Purchase a humidifier to alleviate these problems. A humidifier adds moisture to the air by dispersing water vapor for a misting effect.

This accurately matches the humidity that an Alocasia encounters in its native environment.

Changing the location of your Alocasia Polly could help it thrive. If you have a place in your home with ample light and better humidity conditions, moving your plant can be a good idea.

Humidity levels are best in places like kitchens and bathrooms. Because of the steamy showers and humid climate, bathrooms work extremely well!

Wet stones in a pebble tray are another approach to induce humidity. You can generate the humidity with a DIY pebble tray, which can be a little costly for a few stones on a plastic tray.

Due to Lack of Fertilizer

A scarcity of nourishment can cause Alocasia Leaves to turn yellow, albeit this is not the most prevalent cause. During the warm growing season, Alocasias grow quickly and benefit from regular feeding every two to four weeks.

If they run out of nutrients, they can retire older leaves sooner to save the resources.

If you feel the plant is hungry, don’t give it more food right away. To prevent stress, start slowly. if you’re not fertilizing yet, start with a regular feeding schedule.

If you have been fertilizing, keep the same schedule but raise the amount somewhat.

In the weeks following application, keep a close eye on the foliage.

If you don’t see any improvement, go back to the plant’s original feeding schedule, and investigate other possibilities.

Whether the plant’s color and/or vigor improves, continue feeding the corrected dose to see if the problem goes away. If there is no progress, don’t keep raising.

Due to Overfertilization

Overfeeding an Alocasia is simple. Burned leaf tips and edges are the signs. If the roots of the plant are scorched by fertilizer or toxified soil, the leaves will turn yellow and die.

Slowly alter your current feeding routine and observe how the plant responds. Feed only in the spring and summer; do not fertilize throughout the winter.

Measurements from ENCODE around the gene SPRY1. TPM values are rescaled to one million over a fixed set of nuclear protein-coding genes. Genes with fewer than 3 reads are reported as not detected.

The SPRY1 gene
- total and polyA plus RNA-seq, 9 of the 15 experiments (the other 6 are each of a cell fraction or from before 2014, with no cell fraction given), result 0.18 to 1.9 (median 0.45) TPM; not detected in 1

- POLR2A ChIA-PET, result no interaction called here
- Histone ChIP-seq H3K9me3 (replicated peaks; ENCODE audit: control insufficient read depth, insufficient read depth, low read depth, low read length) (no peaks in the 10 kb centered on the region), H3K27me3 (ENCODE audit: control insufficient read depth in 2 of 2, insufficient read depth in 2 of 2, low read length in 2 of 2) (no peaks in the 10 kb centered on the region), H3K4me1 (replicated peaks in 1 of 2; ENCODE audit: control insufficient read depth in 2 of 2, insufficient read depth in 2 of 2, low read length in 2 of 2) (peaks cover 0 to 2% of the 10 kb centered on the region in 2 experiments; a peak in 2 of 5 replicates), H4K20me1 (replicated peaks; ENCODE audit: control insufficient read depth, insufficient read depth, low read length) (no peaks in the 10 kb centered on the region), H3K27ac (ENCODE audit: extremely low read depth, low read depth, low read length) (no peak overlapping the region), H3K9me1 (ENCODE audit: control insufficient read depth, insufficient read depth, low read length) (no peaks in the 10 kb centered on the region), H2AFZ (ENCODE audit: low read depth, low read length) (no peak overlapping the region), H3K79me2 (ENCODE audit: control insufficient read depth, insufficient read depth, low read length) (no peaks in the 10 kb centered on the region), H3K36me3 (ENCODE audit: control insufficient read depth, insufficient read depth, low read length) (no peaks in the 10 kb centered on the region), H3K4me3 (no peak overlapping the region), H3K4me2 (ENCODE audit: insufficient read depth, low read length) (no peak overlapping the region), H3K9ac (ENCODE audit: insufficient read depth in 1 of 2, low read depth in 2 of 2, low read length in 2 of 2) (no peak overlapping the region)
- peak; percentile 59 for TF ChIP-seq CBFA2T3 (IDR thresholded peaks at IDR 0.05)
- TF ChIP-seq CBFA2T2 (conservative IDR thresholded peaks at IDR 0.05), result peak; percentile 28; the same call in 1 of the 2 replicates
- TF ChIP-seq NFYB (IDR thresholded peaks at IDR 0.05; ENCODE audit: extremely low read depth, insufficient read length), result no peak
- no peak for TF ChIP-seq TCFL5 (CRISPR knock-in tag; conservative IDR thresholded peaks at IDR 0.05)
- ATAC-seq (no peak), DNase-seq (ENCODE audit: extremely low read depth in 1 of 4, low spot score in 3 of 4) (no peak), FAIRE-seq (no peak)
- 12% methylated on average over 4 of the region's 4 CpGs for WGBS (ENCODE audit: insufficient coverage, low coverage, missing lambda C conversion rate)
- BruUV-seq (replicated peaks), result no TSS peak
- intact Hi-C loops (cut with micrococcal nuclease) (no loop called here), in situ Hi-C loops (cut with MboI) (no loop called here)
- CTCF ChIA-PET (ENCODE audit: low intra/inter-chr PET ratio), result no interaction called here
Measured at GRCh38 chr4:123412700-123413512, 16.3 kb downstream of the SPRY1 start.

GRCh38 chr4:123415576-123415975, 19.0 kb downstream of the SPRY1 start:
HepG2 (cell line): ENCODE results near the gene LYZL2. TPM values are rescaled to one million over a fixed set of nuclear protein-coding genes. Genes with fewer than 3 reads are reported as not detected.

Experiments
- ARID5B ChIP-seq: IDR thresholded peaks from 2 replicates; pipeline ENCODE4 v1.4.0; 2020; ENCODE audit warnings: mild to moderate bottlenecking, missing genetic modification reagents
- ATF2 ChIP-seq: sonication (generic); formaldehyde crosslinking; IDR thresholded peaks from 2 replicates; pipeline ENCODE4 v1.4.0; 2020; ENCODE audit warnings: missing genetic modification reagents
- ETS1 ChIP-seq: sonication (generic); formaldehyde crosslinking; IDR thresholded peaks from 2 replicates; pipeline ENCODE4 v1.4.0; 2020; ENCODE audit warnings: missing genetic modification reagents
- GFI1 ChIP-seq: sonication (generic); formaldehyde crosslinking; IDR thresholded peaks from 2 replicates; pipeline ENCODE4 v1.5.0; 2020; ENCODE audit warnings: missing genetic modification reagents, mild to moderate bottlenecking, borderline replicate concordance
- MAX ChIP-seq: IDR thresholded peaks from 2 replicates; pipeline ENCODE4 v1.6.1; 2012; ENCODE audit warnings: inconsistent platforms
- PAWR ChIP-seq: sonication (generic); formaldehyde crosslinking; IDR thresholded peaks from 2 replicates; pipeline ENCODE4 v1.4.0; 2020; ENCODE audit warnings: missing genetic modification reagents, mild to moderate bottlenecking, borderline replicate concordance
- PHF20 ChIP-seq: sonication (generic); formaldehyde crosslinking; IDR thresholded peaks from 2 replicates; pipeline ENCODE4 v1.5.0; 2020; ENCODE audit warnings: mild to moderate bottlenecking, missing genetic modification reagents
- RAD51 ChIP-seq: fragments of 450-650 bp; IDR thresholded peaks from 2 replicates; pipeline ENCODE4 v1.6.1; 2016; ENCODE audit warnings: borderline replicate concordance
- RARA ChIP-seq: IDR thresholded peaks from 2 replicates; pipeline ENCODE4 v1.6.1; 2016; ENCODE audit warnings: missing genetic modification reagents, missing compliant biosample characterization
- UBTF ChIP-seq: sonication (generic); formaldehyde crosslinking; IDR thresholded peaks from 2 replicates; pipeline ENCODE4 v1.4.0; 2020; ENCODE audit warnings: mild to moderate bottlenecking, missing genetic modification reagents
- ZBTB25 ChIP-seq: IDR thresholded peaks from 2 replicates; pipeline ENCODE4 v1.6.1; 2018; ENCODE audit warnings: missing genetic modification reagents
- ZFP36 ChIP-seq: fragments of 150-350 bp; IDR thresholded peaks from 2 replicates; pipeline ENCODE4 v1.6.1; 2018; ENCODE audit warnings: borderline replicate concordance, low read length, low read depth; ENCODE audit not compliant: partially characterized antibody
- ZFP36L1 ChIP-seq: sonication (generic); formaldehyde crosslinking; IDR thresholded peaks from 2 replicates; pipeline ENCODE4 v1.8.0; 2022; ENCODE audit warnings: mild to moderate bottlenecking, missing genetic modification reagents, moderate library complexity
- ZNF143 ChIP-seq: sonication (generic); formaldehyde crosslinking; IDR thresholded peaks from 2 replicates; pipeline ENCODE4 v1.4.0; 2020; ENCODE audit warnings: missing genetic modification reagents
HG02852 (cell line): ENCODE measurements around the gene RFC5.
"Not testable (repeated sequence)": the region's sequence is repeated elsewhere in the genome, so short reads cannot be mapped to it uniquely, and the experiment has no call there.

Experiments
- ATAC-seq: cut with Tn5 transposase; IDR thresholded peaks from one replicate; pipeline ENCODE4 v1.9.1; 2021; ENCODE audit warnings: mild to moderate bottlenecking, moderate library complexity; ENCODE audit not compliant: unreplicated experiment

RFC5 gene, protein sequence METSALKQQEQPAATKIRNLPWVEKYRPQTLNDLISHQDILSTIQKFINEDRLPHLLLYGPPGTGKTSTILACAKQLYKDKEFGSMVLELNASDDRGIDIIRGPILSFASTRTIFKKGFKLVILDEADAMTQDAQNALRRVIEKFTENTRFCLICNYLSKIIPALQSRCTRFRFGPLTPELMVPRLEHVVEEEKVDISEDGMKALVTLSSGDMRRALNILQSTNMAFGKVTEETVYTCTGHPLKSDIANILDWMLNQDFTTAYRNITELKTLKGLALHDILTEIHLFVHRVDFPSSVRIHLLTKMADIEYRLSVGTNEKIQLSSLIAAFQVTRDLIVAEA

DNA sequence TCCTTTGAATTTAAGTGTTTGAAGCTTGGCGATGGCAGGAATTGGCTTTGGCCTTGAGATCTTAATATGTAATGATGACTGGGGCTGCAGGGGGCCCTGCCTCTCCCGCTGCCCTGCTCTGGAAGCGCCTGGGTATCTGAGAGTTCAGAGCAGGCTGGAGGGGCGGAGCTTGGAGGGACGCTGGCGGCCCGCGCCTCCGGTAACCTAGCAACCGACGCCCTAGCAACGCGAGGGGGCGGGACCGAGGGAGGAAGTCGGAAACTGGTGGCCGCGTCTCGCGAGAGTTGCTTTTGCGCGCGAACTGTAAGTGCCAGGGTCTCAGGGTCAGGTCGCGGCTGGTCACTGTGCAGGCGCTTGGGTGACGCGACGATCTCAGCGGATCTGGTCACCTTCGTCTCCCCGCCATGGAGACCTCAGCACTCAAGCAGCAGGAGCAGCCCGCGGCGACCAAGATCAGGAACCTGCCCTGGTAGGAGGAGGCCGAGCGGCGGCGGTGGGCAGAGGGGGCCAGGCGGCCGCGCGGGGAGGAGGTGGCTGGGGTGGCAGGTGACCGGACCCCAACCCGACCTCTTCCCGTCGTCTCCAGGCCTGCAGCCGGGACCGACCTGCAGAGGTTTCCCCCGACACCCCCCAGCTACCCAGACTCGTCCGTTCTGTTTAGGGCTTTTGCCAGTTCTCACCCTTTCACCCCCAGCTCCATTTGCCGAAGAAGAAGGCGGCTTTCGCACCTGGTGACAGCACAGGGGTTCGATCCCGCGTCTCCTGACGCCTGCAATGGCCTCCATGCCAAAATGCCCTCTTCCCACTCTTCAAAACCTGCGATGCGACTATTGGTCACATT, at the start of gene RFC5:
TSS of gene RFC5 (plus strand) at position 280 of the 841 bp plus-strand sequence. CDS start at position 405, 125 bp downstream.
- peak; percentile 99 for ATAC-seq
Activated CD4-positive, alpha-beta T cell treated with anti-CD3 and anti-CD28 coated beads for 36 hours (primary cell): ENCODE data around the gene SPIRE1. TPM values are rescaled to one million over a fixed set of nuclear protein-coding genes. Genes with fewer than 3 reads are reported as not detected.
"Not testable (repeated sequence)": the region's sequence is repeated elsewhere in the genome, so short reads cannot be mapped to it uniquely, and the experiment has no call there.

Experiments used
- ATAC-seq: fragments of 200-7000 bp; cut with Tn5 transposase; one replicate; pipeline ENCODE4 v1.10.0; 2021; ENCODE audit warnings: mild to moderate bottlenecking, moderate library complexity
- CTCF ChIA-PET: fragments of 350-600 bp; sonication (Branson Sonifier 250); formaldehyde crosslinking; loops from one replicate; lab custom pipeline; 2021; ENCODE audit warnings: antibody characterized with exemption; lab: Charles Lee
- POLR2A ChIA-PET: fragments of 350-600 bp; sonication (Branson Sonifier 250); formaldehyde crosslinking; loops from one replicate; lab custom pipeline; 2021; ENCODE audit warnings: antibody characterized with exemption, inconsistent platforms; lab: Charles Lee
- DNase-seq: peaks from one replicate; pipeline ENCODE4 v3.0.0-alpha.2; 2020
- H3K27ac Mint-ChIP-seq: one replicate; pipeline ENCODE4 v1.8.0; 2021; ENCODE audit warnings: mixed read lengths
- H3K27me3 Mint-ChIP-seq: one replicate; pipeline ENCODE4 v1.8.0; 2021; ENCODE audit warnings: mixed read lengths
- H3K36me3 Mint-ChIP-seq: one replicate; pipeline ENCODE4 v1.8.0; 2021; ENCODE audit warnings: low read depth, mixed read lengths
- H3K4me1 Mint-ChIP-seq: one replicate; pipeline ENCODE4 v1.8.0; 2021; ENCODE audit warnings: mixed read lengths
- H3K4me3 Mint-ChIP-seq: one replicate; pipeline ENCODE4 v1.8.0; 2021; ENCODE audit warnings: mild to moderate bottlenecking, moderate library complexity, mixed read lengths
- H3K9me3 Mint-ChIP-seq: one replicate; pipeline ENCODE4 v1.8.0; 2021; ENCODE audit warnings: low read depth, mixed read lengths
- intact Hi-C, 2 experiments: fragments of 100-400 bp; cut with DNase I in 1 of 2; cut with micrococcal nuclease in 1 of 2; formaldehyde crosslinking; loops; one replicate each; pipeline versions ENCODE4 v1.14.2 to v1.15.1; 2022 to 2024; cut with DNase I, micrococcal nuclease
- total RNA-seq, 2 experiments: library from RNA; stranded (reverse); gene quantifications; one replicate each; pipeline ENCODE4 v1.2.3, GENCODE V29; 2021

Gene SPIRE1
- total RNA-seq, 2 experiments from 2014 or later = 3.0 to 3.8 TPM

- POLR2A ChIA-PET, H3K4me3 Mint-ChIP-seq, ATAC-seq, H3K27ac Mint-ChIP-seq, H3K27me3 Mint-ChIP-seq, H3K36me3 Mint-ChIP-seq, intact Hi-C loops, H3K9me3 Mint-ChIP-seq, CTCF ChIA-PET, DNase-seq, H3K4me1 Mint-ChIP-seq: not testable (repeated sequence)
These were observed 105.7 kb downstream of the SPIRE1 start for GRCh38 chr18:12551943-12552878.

Overfertilization can cause leftover ions in the soil to poison it. Flushing the mix at the watering time, or at least every month or two, is a good idea.

Allow surplus water to wash out the drain holes after thoroughly wetting the soil.

Due to Pests

Alocasias are susceptible to typical houseplant pests such as aphids, thrips, scale, and spider mites, as well as a variety of other diseases.

Those huge, soft, juicy leaves are a big draw, so keep an eye on your plant regularly. An Alocasia that has been weakened or stressed is more prone to insect infestations.

Sap-sucking insects such as spider mites can deplete the moisture in your plant. This condition presents very soon in the form of yellowing leaflets and fronds.

Scale, mealybugs, and spider mites are all common pests found in indoor environments.

They reproduce and spread throughout the fronds, occupying every crevice and corner. If not dealt with promptly, they can do significant damage.

Your plant is fatigued by the piercing mouths of the insects and cause it to yellow more quickly.

This is especially true if your Alocasia is already suffering from poor lighting, nutrient deficiencies, or insufficient soil moisture.

Here’s where you can learn about how to deal with common houseplant pests:

A great anti-insect remedy begins with preventing the problem from occurring in the first place, rather than simply correcting it each time.

Determine why these insects are targeting your plant by first identifying the source of the problem.

One way to deal with this is to maintain the plant as dust-free as possible. In dusty environments, certain pest insects are at their most aggressive.

In addition to preventing bugs, washing off the leaves or just wiping them off regularly promotes improved circulation in the plant while also decreasing stress on the plant

Try using insect oil to kill the bugs and prevent additional hatchlings if you want to keep these small pests under control.

Due to Acclimatization and Dormancy